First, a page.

Did Specter Give WH Power to Replace Prosecutors? By Paul Kiel 17 Jan 2007 In order to replace several U.S. Attorneys with handpicked successors, the Bush Administration has relied on a tiny, obscure provision tucked into last year's USA PATRIOT Improvement and Reauthorization Act... Former Senate Judiciary Chairman Arlen Specter (R-PA) slipped the language into the bill at the very last minute, according to one of the Republican managers of the bill.

WH Moved Swiftly to Replace US Attorneys By Paul Kiel 16 Jan 2007 The administration is replacing U.S. Attorneys throughout the country... It was an obscure provision in the USA PATRIOT Improvement and Reauthorization Act, and it didn't take them very long to use it. The president [sic] signed it into law in March of last year -- by June, they were already moving to replace unwanted prosecutors.

Ex-Guantanamo Navy officer arraigned on charges of passing secrets 17 Jan 2007 A Navy lawyer charged with passing secret information about Guantanamo Bay detainees to an unauthorized person was arraigned Wednesday in military court. Lt. Cmdr. Matthew M. Diaz, who was stationed at the U.S. base at Guantanamo Bay from July 2004 until January 2005, could face more than 36 years in prison if convicted.

Lawyer tried over detainee leak 18 Jan 2007 A US navy lawyer accused of leaking the names of detainees at a US prison in Guantanamo Bay, Cuba, to a non-governmental organisation will be court-martialled. Lieutenant Commander Matthew Diaz, 40, is accused of copying and transmitting secret documents about war-on [of]-terror detainees at the US naval base in Guantanamo to unauthorised persons.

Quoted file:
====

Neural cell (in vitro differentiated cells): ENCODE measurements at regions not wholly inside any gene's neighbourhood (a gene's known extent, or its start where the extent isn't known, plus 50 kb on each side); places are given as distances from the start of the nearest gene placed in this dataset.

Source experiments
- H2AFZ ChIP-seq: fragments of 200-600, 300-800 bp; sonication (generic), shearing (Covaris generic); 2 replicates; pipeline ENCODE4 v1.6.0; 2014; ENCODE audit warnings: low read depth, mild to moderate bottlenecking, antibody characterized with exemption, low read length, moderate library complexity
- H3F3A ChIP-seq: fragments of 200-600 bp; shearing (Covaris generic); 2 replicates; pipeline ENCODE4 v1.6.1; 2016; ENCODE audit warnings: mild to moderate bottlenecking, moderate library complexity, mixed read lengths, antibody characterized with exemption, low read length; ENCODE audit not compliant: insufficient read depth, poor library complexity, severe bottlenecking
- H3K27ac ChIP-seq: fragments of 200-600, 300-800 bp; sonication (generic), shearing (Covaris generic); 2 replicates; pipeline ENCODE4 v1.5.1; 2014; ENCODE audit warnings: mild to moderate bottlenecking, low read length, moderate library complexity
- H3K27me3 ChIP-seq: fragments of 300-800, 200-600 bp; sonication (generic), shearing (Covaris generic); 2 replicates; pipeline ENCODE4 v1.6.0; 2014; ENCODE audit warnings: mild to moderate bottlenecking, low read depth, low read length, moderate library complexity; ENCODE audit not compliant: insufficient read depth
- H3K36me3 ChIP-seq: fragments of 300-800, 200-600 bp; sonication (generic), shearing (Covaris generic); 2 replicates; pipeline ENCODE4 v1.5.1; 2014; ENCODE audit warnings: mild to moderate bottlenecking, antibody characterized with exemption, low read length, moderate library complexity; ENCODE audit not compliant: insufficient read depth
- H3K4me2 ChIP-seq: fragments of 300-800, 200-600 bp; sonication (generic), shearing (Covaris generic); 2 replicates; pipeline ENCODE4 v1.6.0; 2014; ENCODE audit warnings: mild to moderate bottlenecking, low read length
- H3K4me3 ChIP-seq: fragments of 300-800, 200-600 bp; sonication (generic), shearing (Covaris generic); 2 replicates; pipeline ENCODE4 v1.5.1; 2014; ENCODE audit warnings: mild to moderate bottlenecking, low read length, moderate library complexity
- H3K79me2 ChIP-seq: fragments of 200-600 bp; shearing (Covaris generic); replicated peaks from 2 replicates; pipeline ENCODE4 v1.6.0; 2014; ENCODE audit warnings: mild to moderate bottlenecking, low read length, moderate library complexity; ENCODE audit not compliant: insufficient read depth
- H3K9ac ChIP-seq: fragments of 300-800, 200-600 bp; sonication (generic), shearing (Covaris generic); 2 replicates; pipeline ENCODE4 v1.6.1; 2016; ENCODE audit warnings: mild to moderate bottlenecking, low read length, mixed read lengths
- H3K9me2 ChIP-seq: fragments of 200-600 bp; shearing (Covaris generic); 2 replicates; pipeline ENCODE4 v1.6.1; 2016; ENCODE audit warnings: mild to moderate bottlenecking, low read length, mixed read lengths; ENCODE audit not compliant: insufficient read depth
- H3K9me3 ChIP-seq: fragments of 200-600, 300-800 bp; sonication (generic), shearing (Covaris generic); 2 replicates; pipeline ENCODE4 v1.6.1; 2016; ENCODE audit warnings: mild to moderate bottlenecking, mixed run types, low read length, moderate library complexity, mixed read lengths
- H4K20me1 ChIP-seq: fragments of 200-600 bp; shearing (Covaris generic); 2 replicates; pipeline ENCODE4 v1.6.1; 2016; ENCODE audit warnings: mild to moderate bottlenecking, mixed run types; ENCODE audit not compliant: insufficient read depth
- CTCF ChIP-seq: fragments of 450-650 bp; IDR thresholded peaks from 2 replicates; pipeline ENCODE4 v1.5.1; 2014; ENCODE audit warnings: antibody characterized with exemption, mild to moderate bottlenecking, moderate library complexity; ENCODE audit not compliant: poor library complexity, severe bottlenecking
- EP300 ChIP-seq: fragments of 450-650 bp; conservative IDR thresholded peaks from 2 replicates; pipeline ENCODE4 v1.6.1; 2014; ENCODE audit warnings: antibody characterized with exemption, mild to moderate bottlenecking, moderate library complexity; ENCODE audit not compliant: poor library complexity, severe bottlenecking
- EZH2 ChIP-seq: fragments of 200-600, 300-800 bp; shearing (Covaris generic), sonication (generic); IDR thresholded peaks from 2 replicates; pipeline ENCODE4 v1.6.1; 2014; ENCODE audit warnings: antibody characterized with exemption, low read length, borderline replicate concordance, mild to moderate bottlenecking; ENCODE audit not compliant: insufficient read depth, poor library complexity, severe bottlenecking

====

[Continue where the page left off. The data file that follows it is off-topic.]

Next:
Gitmo Defense Counsel Stand Accused By Andrew Cohen 17 Jan 2007 Here is how our executive branch last week waged its legal war on terrorism against the detainees at Guantanamo Bay, Cuba. While federal lawyers and intelligence officials earnestly prepared behind the scenes to put on trial some of the major terror suspects, a skuzzy Pentagon lawyer was front and center on the radio attacking the motives and integrity and even the patriotism of detainee defense attorneys and the law firms that support them... [Cully] Stimson should be immediately fired for what he said last week and, furthermore, he should be investigated for breaching the code of professional ethics... What Stimson said, and why, and how, constitutes conduct unbecoming a member of government and a member of the bar. [A must read]

Pentagon Aide Regrets Stance on Law Firms for Detainees 18 Jan 2007 A senior Pentagon official apologized on Wednesday to the lawyers of Guantánamo Bay detainees for suggesting that corporations should consider severing business ties with law firms that represent the detainees.

An Apology to Detainees' Attorneys By Cully Stimson, Deputy Assistant Secretary of Defense for Detainee Affairs 17 Jan 2007 During a radio interview last week, I brought up the topic of pro bono work and habeas corpus representation of detainees in Guantanamo Bay, Cuba. Regrettably, my comments left the impression that I question the integrity of those engaged in the zealous defense of detainees in Guantanamo. I do not... I apologize for what I said and to those lawyers and law firms who are representing clients at Guantanamo.